I remember being very enamored with Harrison Ford as Indiana Jones when I was a child. He was brave, adventurous and handsome. I mean, who doesn’t love a man in leather? The movie, “Indiana Jones and the Last Crusade” remains one of my favourite movies to date. The scene where he has to cross over the deep void is gripping – there is no mystery to solve or trap to overcome. He has to dig deep within himself and find trust and faith – and step out into “nothing” to move forward in his quest to obtain the grail and save the life of his father. That first step has me on the edge of my seat every time, that moment of truth, that leap of faith.
In my own journey, I had to take a leap of faith to move forward in my quest to obtain personal health and to better the life of myself and my daughter. Even though I was not in a life or death scenario like our hero Indiana Jones, the hesitation and fear of the unknown felt overwhelming. Despite the chaos that was my marriage, there was comfort in the “knowing”. I had a steady income, I was a home-owner, I was somewhat stable. I had routine and constants – even if they were unhealthy for me. The unknown terrified me. I considered what life would be like for my daughter without the comforts of two parents in the same household. I was concerned about her ability to adapt to the changes that I couldn’t even explain fully to myself. And for myself, I considered what future partnership would look like, if I even found a future partner who would accept all my baggage, my fears and traumas and the most important thing to me, my daughter. Could I do life alone? Was it better than being in the situation I was in? There were thousands of questions and considerations to take and I had no answers.
I needed to have faith. Faith in myself and faith in the feeling that this wasn’t the life that would nurture and sustain me. There was no healthy way forward on my current path. I needed to trust in the anxiety that being in the chaos brought me. I had to learn to trust that even if I was uncertain, I was certain that change needed to happen – and quickly.
My leap of faith took me down a stressful and scary road, I am not going to lie. I moved out of my beautiful (and freshly renovated) bungalow on a quiet street into a very rundown apartment complex. There were nightly fights out on the front lawn and you could hear everything. It was a higher crime area than I had ever been in, and the vicinity to my city’s public commuter train didn’t help. Set two blocks back from a main road there were also several pubs and liquor stores close by. Vehicles were vandalized and broken into, drug paraphernalia littered the hallways and I was never really comfortable being there alone. I had my daughter half the time and I felt like I was always holding my breath on the Monday-Tuesday nights and every other weekend hoping there wasn’t too much of a commotion going on. The apartment never felt like home. It was supposed to be my “safe place” and in reality it felt like anything but. There was also the strain of conflict with my ex-husband. We had verbally separated 3 months prior to me moving out, and had been sleeping apart since then – but there was a lot of pain and frustration and anger involved on both sides.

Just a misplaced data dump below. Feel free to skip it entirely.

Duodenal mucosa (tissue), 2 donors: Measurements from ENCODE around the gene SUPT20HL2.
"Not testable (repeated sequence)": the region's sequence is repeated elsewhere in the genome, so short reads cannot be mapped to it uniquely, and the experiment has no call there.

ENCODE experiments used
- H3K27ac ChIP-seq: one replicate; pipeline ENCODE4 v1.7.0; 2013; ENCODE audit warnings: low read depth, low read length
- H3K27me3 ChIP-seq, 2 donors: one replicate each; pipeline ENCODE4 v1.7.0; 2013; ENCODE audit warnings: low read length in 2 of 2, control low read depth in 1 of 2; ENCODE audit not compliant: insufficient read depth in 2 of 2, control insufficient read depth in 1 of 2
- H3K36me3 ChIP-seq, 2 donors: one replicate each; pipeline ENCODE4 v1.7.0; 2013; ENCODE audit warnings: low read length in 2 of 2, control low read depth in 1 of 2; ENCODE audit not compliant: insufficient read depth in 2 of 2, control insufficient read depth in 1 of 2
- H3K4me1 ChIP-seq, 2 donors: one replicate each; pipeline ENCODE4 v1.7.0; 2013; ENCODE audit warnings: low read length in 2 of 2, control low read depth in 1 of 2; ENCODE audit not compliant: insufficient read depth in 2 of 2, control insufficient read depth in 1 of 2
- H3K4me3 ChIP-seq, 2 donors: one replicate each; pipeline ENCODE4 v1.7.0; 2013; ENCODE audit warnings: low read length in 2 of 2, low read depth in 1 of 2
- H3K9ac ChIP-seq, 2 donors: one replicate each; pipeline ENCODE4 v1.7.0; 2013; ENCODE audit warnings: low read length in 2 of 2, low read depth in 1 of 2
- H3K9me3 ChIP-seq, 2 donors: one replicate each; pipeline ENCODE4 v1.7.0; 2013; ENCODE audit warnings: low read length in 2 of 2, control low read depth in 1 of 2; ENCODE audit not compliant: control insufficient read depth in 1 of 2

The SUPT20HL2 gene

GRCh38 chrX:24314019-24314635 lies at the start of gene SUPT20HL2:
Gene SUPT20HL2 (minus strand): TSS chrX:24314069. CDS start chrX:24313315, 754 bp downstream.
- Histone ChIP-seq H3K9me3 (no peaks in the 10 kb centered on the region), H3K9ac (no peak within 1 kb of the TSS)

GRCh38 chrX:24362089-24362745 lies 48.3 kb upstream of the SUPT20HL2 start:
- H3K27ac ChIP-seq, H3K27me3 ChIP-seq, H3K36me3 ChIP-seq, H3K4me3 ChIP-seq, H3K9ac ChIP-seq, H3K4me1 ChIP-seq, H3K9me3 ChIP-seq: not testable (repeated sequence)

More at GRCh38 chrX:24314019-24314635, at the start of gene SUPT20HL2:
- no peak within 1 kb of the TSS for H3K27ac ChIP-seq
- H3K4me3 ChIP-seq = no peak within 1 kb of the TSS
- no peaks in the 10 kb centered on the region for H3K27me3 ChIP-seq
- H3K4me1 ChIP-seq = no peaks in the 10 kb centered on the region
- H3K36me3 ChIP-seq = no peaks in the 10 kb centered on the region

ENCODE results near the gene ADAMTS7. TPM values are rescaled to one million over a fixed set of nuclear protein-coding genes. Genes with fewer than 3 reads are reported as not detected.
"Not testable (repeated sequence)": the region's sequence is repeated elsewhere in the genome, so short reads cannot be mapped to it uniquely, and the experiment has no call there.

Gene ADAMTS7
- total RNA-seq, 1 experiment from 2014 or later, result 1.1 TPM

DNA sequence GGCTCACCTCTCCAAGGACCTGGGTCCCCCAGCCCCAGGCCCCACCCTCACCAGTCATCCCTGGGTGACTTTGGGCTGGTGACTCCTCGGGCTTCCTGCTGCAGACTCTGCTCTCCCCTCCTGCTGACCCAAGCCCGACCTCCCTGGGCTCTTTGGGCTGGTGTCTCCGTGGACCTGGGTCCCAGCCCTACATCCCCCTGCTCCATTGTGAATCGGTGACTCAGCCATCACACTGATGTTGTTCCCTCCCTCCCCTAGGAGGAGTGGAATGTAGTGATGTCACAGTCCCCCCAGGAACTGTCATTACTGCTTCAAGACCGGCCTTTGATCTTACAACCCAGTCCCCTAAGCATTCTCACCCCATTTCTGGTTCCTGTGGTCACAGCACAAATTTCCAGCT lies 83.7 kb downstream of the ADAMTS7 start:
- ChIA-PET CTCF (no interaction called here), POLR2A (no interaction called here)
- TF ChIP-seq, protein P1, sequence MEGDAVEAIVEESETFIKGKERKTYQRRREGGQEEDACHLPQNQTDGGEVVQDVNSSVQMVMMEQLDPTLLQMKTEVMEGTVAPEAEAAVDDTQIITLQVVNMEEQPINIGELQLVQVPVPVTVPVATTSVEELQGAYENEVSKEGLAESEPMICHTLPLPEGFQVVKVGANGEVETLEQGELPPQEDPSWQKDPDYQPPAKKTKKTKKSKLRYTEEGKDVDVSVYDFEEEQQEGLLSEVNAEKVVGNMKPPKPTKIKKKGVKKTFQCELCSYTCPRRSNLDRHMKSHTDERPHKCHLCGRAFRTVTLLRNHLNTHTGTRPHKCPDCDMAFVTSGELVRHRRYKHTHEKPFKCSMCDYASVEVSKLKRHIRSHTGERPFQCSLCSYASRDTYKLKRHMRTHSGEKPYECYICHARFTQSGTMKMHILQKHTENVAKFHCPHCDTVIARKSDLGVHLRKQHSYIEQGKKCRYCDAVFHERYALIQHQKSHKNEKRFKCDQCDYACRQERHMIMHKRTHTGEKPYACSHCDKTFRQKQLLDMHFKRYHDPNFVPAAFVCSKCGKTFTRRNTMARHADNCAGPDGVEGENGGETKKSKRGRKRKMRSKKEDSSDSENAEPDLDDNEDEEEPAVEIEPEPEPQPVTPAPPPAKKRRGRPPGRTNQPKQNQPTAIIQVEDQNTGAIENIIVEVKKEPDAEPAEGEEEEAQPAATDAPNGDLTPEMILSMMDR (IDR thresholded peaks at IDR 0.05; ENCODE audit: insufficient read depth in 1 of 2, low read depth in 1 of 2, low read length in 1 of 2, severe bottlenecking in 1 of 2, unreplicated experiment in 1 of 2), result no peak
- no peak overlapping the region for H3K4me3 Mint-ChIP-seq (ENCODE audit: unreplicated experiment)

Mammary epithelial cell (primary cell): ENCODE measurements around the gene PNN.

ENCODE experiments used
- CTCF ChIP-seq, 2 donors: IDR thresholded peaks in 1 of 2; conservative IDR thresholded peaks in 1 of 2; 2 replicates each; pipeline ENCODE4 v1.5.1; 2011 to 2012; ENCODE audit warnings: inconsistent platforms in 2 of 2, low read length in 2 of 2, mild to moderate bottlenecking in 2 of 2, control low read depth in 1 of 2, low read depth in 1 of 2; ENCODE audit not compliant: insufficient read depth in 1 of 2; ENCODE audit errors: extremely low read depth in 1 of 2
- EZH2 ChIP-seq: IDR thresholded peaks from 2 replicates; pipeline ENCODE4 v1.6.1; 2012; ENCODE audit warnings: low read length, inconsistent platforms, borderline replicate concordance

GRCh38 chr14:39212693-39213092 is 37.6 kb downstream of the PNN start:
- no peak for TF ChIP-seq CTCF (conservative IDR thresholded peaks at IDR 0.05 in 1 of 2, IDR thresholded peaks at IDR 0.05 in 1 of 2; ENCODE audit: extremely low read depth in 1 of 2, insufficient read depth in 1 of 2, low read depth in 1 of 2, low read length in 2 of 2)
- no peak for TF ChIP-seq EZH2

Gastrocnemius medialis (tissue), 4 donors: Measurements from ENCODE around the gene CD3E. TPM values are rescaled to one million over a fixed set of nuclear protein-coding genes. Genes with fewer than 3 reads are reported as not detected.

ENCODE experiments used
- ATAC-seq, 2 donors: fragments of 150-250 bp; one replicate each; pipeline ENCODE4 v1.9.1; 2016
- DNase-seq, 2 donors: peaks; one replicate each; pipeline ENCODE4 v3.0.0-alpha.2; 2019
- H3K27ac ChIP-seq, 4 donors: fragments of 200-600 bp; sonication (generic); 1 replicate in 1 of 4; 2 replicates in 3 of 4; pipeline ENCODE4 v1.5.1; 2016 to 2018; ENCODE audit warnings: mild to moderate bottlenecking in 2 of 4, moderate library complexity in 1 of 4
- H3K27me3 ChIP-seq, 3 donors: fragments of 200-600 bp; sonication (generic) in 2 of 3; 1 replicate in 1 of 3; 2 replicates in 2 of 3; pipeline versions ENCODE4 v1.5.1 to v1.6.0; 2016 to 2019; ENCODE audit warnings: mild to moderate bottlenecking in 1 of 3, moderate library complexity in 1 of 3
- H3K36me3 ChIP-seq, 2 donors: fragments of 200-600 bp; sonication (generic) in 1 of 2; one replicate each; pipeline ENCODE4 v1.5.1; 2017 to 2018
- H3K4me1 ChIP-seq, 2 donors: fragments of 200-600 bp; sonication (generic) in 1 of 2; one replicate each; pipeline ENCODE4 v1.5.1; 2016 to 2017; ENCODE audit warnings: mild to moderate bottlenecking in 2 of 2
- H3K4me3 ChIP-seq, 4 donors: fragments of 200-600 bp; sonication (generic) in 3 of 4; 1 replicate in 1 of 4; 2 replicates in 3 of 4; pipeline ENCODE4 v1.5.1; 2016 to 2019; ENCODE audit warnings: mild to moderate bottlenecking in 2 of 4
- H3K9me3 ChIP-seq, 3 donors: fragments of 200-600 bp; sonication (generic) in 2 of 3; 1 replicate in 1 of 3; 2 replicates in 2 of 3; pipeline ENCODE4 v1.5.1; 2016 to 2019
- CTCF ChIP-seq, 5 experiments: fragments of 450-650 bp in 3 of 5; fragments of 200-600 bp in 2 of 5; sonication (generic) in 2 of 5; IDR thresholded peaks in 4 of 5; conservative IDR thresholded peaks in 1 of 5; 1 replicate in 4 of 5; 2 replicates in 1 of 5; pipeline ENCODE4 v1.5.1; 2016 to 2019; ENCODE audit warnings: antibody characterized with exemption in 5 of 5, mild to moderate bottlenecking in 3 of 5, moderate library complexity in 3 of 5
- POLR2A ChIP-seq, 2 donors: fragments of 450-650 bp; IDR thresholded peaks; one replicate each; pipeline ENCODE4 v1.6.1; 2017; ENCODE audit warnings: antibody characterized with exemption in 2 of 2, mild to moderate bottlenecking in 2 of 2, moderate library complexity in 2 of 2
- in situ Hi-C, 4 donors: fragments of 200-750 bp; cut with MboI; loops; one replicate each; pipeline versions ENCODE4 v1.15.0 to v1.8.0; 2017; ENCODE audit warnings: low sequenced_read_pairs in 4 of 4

Thankfully, my ex and I have found a very healthy and workable balance in our co-parenting dynamic since then. We are invested first and foremost in maintaining our co-parenting health for the sake of our daughter. Secondly, we do still care about each other, in a very complicated friendship kind of way. When he is struggling he shares with me, and vice versa. Since I met and began a relationship with my new partner, I have been careful what to share with my ex – but we are aware of the main stressors in each other’s lives. I believe that helps to keep balance and awareness in our parenting journeys. And I am pleased to say that my partner and I have taken a big step and moved into our own home (no more landlords or drug using neighbours down the hall!).
Life is full of leaps of faith, some are easier than others for sure. There is always those uncertainties, the unknowns – where fear creeps in and threatens our idealistic existence. But, when we can step out confident, not in the outcome but in our ability to overcome and persevere – we are doing well.